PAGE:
[ISEA2018] Paper: Paul Dunham & Mo Zareei — Click: an Audiovisual Sound Sculpture


Keywords: Sound-sculpture, mechatronic art, sound installation, creative appropriation, audiovisual technology, media archeology, brutalism

The paper discusses the use of obsolete or out-moded technologies in object-based sound installations. Various approaches and strategies within this context are outlined and a number of significant cross-disciplinary works are surveyed. Developed by the first author, Click, an audiovisual sound-sculpture utilising Brownie Box cameras is presented as an example for this creative appropriation.

  • Paul Dunham is a recent graduate of the New Zealand School of Music, Te Kōkī at Victoria University of Wellington (New Zealand). He has produced a number of sound works across different media. His current interest is in the use of electro-mechanical devices as sound objects and their use in sound installations. He has exhibited and presented works at The Dowse, Adam Art Gallery, Victoria University (Wellington) and at ACMC (Sydney). His work, Click, was a finalist in the 2017 Lilburn Trust NZSM Composers Competition. He holds a Bachelor of Music (Composition) with First Class Honours.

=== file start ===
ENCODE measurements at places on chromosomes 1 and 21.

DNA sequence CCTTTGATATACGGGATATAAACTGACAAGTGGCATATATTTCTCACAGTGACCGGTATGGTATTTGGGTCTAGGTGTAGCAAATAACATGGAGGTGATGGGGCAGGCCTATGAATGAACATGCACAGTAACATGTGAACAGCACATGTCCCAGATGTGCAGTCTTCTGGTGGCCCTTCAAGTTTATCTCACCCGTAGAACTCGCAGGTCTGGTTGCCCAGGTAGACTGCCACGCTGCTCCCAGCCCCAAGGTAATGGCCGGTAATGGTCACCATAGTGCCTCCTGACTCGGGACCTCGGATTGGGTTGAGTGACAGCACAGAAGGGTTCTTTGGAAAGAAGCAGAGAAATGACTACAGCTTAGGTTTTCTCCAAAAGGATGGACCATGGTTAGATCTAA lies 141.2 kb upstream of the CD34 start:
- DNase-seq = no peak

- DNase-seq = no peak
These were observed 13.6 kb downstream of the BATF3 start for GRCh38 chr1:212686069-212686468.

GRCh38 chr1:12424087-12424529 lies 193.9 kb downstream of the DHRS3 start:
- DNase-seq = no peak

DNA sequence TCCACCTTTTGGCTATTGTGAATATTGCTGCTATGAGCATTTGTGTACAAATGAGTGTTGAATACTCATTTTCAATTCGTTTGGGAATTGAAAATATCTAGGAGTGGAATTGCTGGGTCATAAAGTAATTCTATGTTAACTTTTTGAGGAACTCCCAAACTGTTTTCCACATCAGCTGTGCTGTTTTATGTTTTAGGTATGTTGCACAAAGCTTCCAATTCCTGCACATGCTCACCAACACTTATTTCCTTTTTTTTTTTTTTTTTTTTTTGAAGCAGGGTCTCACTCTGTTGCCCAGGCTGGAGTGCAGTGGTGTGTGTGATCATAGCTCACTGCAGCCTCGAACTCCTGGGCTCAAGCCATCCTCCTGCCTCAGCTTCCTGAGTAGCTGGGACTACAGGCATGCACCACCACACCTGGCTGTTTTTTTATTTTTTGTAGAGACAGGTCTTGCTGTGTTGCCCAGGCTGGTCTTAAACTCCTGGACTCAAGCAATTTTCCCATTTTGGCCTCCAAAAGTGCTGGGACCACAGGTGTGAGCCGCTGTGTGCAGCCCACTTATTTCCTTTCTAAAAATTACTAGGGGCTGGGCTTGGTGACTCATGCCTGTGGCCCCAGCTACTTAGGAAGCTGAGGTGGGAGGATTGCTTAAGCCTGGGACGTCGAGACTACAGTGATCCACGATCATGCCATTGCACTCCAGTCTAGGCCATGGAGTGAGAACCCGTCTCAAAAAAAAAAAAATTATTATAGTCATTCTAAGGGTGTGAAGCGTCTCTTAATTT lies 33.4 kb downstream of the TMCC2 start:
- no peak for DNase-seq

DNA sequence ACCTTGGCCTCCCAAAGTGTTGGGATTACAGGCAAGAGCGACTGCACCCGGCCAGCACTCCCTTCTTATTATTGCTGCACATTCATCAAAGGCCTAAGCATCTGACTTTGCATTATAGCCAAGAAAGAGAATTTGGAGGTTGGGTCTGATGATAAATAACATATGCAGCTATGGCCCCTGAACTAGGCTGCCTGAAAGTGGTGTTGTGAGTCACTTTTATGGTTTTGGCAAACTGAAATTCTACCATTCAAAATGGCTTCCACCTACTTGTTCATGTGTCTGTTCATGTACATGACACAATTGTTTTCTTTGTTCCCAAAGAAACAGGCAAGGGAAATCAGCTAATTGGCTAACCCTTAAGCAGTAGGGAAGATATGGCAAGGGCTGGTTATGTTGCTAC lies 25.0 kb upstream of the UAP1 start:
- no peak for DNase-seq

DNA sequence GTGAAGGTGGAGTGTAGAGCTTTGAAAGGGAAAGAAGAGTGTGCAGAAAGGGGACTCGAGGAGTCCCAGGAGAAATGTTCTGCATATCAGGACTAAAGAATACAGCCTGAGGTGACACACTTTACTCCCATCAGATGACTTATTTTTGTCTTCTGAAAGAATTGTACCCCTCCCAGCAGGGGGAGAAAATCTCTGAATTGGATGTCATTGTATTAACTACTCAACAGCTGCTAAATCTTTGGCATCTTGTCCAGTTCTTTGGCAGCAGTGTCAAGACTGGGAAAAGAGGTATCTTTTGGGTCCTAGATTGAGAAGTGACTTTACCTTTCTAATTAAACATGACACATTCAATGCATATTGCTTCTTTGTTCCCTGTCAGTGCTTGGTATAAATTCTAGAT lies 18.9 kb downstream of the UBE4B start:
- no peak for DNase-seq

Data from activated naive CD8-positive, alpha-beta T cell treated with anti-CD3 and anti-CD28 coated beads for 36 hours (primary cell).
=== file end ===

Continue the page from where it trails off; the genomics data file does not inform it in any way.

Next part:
• Mo H. Zareei is a sound artist and a researcher. Using custom-built software and hardware, his experiments with sound range from electronic compositions to audiovisual installations. Regardless of the medium, Zareei’s work is particularly targeted at the point where noise meets grid-based structures. He has exhibited his work at internationally including ISEA2014 and ISEA2015 (Dubai and Vancouver), NIME (London), ICAD (New York), ICMC (Perth), Modern Body Festival (The Hague) and Lux Light Festival (Wellington). His installation  Rasping Music was the recipient of the 1st Prize for Sound Art in the Sonic Arts Award 2015. Zareei holds a BS in Physics from the Shahid Beheshti University of Tehran and a BFA in Music Technology from the California Institute of the Arts. He recently completed his PhD at Victoria University of Wellington (New Zealand), where he currently teaches.

Full text p. 227 – 232